Before writing this entry for Franzen's new novel I went back to look at my reflections on his other novel, The Corrections , which I read two years ago as I wanted to try and work out which book I would say I "liked" the best. Unfortunately my thoughts from two years ago didn't really help me all that much when it came to which book I would rate above the other - I think it has only confused me further!
Freedom is a book gaining a lot of press and attention at the moment, Oprah has chosen it as her new Book Club selection and even Australian reviewers are slogging it constantly in their columns. At 562 pages it is certainly an epic novel in terms of size and the themes it covers could also be considered as overarching and wide spread.
The novel starts with an overview of the upper middle class suburban Berglund family - husband and wife, Walter and Patty and their two teenage children, Jessica and Joey - with the narrator stating; "There had always been something not quite right about the Berglunds".
After the initial plot building chapter where we learn that the Berglund families situation has gone off the rails somewhat we are taken back in time to Patty's childhood as she relates her story of growing up in Westchester County, New York - an sport talented outsider in her artistic and intellectual family. Patty tells the story of moving to Minnesota to attend College (a school chosen because it was far away from home and because she knew it would annoy her mother) and meeting serious, studious Walter and his best friend - lead singer in a burgeoning rock band, Richard Katz.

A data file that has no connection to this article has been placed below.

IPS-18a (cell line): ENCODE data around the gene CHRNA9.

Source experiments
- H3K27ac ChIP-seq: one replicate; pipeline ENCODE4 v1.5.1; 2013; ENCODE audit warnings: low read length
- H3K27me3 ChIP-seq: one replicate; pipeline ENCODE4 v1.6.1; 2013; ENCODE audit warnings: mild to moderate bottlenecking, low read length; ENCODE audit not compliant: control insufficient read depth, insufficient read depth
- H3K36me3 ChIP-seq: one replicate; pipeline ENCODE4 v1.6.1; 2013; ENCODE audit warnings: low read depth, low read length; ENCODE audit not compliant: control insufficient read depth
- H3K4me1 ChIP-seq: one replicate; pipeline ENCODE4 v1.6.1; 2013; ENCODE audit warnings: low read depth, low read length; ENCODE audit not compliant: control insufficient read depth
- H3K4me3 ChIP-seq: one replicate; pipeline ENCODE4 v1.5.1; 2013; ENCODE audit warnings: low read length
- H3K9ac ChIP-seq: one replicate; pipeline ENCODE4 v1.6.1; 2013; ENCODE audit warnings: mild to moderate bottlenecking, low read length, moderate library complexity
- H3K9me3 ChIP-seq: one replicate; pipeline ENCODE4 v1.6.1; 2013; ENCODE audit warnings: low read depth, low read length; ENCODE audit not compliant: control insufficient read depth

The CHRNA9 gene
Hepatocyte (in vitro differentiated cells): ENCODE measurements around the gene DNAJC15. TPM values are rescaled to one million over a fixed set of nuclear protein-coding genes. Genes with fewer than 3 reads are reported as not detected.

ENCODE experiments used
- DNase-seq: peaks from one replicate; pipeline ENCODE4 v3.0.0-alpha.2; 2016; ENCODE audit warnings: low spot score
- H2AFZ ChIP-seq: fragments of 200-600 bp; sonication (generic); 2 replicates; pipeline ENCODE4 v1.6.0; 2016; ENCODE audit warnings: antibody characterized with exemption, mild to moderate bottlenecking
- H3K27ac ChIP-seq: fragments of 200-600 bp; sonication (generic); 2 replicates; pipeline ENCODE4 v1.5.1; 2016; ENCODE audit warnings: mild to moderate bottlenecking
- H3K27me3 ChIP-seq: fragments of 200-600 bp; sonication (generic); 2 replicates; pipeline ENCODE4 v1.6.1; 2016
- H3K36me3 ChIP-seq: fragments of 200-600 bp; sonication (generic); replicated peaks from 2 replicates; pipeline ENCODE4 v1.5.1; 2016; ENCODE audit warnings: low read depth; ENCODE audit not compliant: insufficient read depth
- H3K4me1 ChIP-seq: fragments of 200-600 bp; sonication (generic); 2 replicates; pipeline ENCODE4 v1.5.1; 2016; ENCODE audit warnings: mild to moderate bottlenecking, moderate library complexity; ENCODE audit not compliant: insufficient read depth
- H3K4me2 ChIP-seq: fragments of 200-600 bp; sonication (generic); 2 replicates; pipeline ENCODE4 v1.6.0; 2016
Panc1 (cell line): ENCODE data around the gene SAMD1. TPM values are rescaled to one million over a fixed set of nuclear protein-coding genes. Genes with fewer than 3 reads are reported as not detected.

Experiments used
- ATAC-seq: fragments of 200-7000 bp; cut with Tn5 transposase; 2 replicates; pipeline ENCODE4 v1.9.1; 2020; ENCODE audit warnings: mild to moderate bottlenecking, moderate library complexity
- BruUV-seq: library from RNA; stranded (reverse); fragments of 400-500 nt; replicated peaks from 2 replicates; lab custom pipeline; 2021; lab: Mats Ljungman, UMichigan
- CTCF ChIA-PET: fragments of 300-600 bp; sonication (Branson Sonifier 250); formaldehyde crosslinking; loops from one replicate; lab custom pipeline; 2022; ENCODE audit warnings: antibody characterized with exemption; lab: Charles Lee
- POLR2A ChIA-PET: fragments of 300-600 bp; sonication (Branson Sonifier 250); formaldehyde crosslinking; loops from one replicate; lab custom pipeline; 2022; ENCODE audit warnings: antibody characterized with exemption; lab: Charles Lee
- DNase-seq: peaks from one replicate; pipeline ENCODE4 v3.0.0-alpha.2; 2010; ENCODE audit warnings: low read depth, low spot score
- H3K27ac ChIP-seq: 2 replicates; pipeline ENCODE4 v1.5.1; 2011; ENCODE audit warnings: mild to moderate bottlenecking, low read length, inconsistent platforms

The relationships between these three characters, Patty, Walter and Richard is at the heart of this book and it is what propels the story forward - and makes it stagnate at times. The story is told from the perspectives of all three (with my favoured being Patty) which allows you to see the same event from the viewpoint of all of them - a technique I do tend to like.
I had a real love/hate relationship with this book - there were times (particularly at the beginning) where I was loving it and couldn't put it down but the very long middle section really dragged for me - and then the ending redeemed it again. I thought it was way too long and overly repetitive in places but I also can see how all of this narrative was needed to develop the ideas being put forward by the author so I'm not sure what the solution is there!
The idea of freedom and who has it and how it can be achieved is explored through all of the characters and there are many different ways in which freedom is portrayed throughout the story - personal and political. Ultimately I found that the idea of freedom may not really be something we have any control over - ironically enough!
It was a labour - not necessarily always of love - to get through this book but I feel happy to now be able to think about the story that has been put forward and get involved in a discussion about the latest Franzen.